Over the summer, Ivanka Trump announced that she was shutting down her brand in order to avoid any conflict with her position as a senior advisor to her father Donald Trump. But CREW, a D.C. watchdog group, says that the first daughter has continued doing business, and this time with a foreign government.
Bustle says that CREW (Citizens for Responsibility and Ethics in Washington) sounded the alarm when Ivanka Trump was awarded 16 new trademarks from the Chinese government in the month of October alone, and they deviated from the normal fashion, shoes, and cosmetics. Among the 16 trademarks were licenses for sausage casings, nursing homes, and the one that was most alarming to CREW, voting machines.
The organization says that Ivanka Trump applied for all of these trademarks in March of 2016 when her father was already in the thick of his campaign, raising eyebrows. They also claim that Ivanka Trump’s brand is hardly dormant and continues to apply for even more trademarks overseas. At this time, Ivanka has seven more trademarks still pending.
Sources say that Trump is keeping her options open in case she leaves her prominent position in the family White House.
President Trump’s daughter, Ivanka Trump, won initial approval from China for 16 new trademarks, covering a wide range of products that include "voting machines." https://t.co/1SFVkuwrfG
— CNBC (@CNBC) November 6, 2018
The Huffington Post says that Richard Painter, chief White House ethics lawyer for George W. Bush, explained that Trump is craftily gathering trademarks around the world when the mood would be favorable to someone with her last name.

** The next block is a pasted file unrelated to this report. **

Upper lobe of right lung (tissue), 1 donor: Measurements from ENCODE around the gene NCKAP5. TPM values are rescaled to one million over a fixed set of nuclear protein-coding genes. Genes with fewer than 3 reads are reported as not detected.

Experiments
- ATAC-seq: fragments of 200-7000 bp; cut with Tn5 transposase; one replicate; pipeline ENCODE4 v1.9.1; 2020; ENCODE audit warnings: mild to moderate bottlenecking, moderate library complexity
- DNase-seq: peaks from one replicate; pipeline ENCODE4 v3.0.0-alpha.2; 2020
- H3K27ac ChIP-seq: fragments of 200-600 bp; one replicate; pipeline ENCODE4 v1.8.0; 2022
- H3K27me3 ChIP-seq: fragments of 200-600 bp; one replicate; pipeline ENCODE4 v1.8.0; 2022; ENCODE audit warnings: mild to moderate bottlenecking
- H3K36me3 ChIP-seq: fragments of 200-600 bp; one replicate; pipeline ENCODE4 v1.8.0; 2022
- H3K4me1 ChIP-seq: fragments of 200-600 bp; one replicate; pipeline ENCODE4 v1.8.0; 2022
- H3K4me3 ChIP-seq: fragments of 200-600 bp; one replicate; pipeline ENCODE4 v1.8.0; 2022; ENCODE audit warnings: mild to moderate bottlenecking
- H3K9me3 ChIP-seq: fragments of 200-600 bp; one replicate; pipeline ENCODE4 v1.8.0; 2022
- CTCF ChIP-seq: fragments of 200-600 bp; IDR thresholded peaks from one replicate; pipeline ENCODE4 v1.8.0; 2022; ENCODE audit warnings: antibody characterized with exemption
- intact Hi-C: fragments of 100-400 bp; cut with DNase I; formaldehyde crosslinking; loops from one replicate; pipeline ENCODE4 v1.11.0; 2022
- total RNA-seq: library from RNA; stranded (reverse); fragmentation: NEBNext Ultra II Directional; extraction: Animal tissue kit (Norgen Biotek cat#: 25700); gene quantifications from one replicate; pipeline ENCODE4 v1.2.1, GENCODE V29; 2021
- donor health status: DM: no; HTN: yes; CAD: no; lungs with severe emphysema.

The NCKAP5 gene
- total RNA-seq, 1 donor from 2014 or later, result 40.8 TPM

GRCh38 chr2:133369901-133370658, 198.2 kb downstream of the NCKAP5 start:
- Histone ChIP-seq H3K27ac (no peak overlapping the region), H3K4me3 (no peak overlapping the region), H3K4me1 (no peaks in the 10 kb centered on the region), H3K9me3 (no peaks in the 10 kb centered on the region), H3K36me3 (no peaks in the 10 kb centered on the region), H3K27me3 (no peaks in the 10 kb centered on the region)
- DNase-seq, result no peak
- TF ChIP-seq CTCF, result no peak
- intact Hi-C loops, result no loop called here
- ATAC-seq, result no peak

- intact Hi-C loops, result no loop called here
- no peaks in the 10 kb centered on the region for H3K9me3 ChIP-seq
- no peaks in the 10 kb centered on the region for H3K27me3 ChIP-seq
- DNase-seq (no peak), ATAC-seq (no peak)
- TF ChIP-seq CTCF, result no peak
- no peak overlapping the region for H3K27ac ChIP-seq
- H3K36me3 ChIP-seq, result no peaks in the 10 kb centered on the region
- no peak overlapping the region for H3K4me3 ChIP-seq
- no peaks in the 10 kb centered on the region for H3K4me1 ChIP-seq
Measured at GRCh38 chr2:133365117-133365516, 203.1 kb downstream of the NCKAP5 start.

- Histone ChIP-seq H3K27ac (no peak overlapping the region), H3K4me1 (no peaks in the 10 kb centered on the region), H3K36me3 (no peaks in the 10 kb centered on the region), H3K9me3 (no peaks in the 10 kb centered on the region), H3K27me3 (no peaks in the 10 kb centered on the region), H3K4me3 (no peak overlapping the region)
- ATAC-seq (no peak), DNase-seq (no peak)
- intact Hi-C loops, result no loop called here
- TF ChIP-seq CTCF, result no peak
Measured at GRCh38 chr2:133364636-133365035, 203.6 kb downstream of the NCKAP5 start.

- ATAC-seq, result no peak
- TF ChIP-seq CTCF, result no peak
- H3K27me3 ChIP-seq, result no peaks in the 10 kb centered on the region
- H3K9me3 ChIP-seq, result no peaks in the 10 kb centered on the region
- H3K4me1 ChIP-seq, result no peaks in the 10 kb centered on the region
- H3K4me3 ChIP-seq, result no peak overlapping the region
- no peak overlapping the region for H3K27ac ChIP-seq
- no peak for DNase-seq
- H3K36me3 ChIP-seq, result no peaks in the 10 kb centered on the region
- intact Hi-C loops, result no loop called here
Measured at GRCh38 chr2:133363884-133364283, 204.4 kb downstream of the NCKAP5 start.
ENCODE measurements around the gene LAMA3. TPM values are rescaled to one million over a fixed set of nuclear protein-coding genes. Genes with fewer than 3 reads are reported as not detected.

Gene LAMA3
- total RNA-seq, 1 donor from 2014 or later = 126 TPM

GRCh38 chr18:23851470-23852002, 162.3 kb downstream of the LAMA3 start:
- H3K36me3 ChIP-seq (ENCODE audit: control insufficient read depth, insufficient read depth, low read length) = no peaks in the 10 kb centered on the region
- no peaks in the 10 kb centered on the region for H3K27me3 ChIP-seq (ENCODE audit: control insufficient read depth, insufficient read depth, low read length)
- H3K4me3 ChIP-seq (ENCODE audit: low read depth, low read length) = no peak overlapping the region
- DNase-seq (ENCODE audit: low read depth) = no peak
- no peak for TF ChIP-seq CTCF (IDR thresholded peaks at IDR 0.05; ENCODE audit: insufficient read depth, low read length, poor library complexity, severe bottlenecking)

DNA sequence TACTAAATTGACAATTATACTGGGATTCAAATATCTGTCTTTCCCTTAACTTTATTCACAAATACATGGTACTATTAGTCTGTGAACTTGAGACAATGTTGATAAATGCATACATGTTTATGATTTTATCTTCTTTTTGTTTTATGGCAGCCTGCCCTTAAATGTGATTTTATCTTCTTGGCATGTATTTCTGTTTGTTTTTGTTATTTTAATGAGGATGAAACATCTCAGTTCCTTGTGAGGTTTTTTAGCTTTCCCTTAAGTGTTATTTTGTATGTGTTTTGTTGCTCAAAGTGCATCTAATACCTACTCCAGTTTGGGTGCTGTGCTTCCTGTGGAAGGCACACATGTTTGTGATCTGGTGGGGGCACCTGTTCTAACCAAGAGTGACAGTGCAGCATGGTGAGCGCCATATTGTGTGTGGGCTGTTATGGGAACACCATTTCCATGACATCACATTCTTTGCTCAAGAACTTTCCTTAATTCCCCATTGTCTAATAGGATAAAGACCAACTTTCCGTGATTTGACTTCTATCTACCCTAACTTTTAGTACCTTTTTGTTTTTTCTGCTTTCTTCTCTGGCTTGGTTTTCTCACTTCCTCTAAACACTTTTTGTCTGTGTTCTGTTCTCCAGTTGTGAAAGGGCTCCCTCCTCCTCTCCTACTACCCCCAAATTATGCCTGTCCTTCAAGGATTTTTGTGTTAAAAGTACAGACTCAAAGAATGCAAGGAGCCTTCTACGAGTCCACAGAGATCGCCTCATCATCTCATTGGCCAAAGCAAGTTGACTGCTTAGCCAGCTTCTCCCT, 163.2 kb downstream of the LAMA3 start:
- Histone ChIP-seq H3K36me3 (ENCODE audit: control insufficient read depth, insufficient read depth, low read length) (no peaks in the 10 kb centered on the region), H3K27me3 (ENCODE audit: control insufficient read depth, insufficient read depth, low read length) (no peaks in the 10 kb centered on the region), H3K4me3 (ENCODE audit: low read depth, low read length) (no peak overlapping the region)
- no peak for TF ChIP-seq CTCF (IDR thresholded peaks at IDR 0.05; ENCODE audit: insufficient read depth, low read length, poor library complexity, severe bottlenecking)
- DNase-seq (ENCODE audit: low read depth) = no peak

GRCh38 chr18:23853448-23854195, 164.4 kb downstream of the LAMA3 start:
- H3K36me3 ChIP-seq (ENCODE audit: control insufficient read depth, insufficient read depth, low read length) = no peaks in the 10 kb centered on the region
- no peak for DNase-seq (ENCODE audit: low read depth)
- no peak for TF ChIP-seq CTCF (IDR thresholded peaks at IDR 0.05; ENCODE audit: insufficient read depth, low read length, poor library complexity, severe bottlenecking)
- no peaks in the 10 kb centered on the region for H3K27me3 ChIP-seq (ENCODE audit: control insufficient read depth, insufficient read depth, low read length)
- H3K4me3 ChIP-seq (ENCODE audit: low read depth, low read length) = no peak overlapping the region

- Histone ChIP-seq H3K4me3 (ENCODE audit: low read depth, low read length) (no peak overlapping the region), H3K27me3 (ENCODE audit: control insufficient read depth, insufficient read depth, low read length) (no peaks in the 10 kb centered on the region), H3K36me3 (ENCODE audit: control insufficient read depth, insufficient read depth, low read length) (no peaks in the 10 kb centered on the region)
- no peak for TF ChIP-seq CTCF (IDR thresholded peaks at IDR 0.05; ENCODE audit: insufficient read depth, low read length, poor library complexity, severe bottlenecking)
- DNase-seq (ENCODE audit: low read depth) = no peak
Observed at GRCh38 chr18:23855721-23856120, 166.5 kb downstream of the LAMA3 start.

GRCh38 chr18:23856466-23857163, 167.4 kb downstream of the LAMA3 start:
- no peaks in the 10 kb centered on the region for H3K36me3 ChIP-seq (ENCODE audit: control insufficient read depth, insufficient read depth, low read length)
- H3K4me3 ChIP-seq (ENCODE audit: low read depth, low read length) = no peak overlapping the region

“She’s dissolving the company now but is continuing to get trademarks so she can sell her stuff all over the world later. What better time to get those trademarks than now, when every government around the world wants to play nice with her father?”
But CREW says not so fast and is once again raising questions about the Trump family’s business interests with foreign governments when they should be representing the American people.
“[Ivanka Trump] retained her foreign trademarks, the public will continue to have to ask whether President Trump has made foreign policy decisions in the interest of his and his family’s businesses.”
CREW points out that three of the trademarks recently awarded to Ivanka Trump’s brand were transferred to her on the same day she had dinner with Chinese President Xi Jinping.
The concern is that these new trademarks in China violate the emoluments clause, particularly because most of Ivanka’s new trademarks are good through 2028, at least giving the impression that Trump is benefitting personally from connections she is making in the White House.